The researchers who came up with the new figure had a hunch it wasn't right as we have over 400 different smell receptors which work together. The three light receptors in our eyes let us see around 10 million colours so the 10,000 figure seemed low.
 
Scents are made up of combined molecules, e.g the smell of a rose is 275 different molecules. The researchers made new combinations of 128 molecules to test if participants could recognise them. Each person was given three samples, two that were identical and one that was different then asked to identify the odd one out. They found that the samples could be 51% the same and people would still be able to tell them apart. This means that with the 128 molecules used in the experiment people could identify between over a trillion different smells. The real number is probably higher as there are a lot more molecules out there in the world.

Some people get ‘asparagus wee’ after eating it, others don’t. Some people do but they think they don’t because they can’t smell it.

A Californian company has developed a perfume that makes cows smell like people, so mosquitoes bite them instead of us.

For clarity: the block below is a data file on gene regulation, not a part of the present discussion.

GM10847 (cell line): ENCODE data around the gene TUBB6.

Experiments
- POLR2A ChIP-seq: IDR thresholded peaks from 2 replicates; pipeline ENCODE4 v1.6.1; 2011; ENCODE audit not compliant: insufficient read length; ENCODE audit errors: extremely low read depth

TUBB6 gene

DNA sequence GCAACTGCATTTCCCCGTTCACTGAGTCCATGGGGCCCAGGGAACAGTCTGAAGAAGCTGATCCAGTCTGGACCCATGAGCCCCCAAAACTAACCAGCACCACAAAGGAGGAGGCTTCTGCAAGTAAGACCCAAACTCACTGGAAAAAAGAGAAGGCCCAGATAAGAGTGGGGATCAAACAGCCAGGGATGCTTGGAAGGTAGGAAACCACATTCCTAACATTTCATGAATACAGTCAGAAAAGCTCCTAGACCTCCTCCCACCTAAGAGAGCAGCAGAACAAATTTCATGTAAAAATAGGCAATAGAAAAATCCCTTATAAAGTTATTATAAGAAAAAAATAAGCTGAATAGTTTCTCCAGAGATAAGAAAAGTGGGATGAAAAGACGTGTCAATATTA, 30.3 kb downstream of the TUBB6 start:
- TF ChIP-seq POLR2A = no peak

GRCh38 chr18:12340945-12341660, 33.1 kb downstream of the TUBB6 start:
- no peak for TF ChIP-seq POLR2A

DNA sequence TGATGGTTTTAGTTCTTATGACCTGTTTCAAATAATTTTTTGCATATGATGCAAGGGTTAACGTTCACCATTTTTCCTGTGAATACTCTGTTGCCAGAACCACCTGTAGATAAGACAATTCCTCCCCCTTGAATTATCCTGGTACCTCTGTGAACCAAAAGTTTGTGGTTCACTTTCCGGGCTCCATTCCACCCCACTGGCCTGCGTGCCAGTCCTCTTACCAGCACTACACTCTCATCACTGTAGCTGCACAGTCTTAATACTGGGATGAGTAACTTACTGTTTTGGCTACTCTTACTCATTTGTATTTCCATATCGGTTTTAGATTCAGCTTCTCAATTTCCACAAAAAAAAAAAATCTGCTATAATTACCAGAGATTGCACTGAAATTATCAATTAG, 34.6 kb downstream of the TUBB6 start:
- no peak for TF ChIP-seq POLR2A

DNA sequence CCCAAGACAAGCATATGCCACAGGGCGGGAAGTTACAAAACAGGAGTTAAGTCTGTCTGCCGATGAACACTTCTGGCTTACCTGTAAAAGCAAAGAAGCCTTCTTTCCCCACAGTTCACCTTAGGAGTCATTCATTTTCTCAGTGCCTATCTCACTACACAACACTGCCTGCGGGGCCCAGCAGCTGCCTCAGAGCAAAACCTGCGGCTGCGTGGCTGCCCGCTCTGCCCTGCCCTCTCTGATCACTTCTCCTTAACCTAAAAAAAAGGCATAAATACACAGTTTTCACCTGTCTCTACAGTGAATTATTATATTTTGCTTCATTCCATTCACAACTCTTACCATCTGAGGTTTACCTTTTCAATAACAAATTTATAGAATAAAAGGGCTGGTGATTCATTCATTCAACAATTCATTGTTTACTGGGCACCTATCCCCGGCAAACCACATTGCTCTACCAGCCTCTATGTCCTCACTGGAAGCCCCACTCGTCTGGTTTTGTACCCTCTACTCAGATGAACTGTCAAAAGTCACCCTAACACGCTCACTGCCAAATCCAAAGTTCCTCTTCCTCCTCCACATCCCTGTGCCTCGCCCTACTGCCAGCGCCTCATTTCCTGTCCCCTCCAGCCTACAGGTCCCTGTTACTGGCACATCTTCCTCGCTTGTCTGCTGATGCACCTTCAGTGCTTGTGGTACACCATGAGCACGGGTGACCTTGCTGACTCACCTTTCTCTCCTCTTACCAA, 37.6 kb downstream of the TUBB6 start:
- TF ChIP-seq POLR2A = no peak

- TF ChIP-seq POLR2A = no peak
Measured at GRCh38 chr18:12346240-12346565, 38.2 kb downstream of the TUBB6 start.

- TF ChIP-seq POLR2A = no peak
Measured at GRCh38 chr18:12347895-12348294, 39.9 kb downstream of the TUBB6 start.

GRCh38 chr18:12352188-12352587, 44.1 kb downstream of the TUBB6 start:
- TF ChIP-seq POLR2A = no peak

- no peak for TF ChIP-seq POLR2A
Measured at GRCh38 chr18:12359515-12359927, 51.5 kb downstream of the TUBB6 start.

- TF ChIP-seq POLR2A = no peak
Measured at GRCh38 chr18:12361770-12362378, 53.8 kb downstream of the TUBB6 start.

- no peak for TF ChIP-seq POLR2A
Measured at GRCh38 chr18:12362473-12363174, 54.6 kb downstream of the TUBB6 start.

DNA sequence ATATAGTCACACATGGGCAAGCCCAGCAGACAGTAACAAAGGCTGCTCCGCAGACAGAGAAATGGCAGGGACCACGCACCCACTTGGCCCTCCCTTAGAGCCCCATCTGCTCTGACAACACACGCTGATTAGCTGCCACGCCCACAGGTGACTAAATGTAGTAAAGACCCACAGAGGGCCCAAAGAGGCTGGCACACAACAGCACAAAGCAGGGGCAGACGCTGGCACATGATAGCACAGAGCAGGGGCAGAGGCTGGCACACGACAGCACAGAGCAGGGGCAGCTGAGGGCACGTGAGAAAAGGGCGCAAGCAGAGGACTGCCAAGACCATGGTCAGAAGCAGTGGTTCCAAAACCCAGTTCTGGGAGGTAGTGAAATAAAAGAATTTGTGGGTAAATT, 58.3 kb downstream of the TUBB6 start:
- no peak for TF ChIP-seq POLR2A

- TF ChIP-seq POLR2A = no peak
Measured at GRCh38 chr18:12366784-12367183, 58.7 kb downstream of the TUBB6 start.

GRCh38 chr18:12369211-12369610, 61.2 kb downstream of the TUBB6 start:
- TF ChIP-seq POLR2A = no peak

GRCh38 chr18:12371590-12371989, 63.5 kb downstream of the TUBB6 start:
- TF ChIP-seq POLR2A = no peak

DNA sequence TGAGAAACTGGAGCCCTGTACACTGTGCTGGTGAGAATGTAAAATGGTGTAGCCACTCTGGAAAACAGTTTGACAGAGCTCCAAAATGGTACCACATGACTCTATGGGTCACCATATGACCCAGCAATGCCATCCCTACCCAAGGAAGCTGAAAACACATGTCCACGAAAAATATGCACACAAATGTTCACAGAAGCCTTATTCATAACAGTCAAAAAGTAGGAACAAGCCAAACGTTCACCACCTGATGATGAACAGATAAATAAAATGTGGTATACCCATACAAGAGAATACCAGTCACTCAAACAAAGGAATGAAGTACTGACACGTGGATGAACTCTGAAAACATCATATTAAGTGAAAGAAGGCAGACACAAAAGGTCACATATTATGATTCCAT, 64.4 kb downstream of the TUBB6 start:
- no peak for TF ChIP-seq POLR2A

The maned wolf's pee smells like cannabis.

Rats and moles have independently acting nostrils and can smell in stereo.

Dog nostril research shows that dogs investigate noxious smells with their right nostril and switch to the left for good smells.

Each of your nostrils smells the world slightly differently from how the other one smells it.

Foot odour apparently comes in four main varieties: sweaty, cheesy, vinegary, and cabbagey.

'Graveolent' means rank-smelling or fetid.

A tapir smells like a crate of lettuce.

Smellyness


In 2005 it was shown by a group of researchers at Oxford University that the brain can be tricked into believing an odour is pleasant just by giving it a more appealing name.

Presented with a sample of a cheddar cheese odour, test subjects found that they preferred the smell if the sample was labelled as 'Cheddar cheese' to when it was labelled as 'body odour'.

Cows can detect odours from a distance of six miles away.

Don't Touch


Some plants deliberately produce a putrid smell when you fiddle with their roots. Until recently it was assumed that these odours are released passively as a result of tissue damage, but Rabi Musah of the University at Albany in New York has discovered that plants of the mimosa genus actively release a nasty smell when they sense the touch of a potential threat. Even a seedling just a few centimetres high can fill a room with a disgusting smell, and the roots seem to be able to distinguish between different kinds of touch. A single touch with a finger is always enough to trigger the stench but the roots never respond to a glass or a metal object. Nor do they usually react to a single touch from soil. Just how the plant senses these distinctions is unknown.

Journalist Cyrus Redding (1785-1870) claimed that, as a boy in Devon, he could tell if a letter came from London just by smelling it.